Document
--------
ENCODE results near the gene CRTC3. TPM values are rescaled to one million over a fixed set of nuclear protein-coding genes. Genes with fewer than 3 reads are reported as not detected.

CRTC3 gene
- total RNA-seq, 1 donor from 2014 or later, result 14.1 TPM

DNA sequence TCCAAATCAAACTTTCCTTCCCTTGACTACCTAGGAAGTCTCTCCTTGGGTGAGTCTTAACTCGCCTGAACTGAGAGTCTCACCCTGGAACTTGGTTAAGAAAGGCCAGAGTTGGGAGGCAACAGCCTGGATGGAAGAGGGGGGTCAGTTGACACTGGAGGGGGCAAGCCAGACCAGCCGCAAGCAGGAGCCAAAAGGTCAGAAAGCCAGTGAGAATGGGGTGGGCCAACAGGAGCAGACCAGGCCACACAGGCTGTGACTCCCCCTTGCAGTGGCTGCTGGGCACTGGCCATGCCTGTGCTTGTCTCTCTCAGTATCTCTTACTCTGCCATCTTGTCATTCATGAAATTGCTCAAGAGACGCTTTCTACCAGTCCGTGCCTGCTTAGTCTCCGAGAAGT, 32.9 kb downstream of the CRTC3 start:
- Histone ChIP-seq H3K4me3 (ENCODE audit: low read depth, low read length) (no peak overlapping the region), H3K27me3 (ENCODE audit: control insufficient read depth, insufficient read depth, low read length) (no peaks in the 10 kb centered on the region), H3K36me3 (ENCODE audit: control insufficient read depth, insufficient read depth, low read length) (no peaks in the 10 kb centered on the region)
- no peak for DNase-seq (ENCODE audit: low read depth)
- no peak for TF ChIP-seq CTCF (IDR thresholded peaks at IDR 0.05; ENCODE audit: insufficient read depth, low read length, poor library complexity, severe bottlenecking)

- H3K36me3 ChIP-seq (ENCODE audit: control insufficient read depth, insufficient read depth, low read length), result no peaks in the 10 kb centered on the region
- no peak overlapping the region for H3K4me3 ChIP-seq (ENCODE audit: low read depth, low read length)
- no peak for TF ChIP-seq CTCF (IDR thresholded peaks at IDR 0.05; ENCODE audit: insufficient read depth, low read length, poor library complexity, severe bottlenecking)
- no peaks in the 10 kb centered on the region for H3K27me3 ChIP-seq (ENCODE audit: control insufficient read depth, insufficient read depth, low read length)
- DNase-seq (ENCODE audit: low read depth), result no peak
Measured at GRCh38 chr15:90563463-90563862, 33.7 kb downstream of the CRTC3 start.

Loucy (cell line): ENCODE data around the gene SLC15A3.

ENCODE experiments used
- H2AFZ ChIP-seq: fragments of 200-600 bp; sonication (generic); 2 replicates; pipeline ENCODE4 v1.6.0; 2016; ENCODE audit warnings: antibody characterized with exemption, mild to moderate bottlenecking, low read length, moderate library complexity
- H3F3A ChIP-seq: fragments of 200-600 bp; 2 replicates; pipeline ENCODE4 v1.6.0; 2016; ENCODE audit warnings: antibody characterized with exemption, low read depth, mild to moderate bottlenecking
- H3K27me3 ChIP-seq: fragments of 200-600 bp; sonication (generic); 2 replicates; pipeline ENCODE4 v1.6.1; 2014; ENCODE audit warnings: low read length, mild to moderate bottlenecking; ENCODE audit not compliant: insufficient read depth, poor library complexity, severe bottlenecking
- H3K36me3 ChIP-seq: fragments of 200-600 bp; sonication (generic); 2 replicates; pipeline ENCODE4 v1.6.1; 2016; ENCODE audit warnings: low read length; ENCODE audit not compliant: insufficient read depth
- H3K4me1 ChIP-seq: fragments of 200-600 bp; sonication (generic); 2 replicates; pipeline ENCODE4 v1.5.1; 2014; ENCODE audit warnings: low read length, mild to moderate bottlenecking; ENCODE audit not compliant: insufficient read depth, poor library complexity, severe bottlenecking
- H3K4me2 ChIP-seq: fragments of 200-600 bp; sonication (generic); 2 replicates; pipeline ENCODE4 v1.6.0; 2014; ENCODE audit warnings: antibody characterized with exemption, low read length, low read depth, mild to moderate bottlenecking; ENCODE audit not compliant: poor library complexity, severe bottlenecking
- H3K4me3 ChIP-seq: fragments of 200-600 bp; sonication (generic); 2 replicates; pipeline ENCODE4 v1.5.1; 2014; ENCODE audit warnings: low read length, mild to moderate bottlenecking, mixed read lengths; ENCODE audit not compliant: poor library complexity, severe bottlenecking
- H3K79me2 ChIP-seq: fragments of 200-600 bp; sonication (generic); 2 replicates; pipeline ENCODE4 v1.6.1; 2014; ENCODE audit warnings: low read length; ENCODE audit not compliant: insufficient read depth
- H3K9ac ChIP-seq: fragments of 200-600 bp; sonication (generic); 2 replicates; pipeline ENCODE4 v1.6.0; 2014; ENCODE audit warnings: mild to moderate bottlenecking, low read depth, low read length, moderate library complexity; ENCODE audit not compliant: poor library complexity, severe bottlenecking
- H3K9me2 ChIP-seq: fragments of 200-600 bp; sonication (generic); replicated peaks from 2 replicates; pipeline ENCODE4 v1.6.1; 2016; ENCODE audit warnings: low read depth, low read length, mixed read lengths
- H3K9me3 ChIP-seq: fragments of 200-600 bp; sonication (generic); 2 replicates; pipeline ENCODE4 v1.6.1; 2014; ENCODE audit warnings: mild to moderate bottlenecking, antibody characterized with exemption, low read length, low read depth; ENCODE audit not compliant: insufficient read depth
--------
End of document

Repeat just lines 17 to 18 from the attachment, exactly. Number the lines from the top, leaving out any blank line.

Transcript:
- H3F3A ChIP-seq: fragments of 200-600 bp; 2 replicates; pipeline ENCODE4 v1.6.0; 2016; ENCODE audit warnings: antibody characterized with exemption, low read depth, mild to moderate bottlenecking
- H3K27me3 ChIP-seq: fragments of 200-600 bp; sonication (generic); 2 replicates; pipeline ENCODE4 v1.6.1; 2014; ENCODE audit warnings: low read length, mild to moderate bottlenecking; ENCODE audit not compliant: insufficient read depth, poor library complexity, severe bottlenecking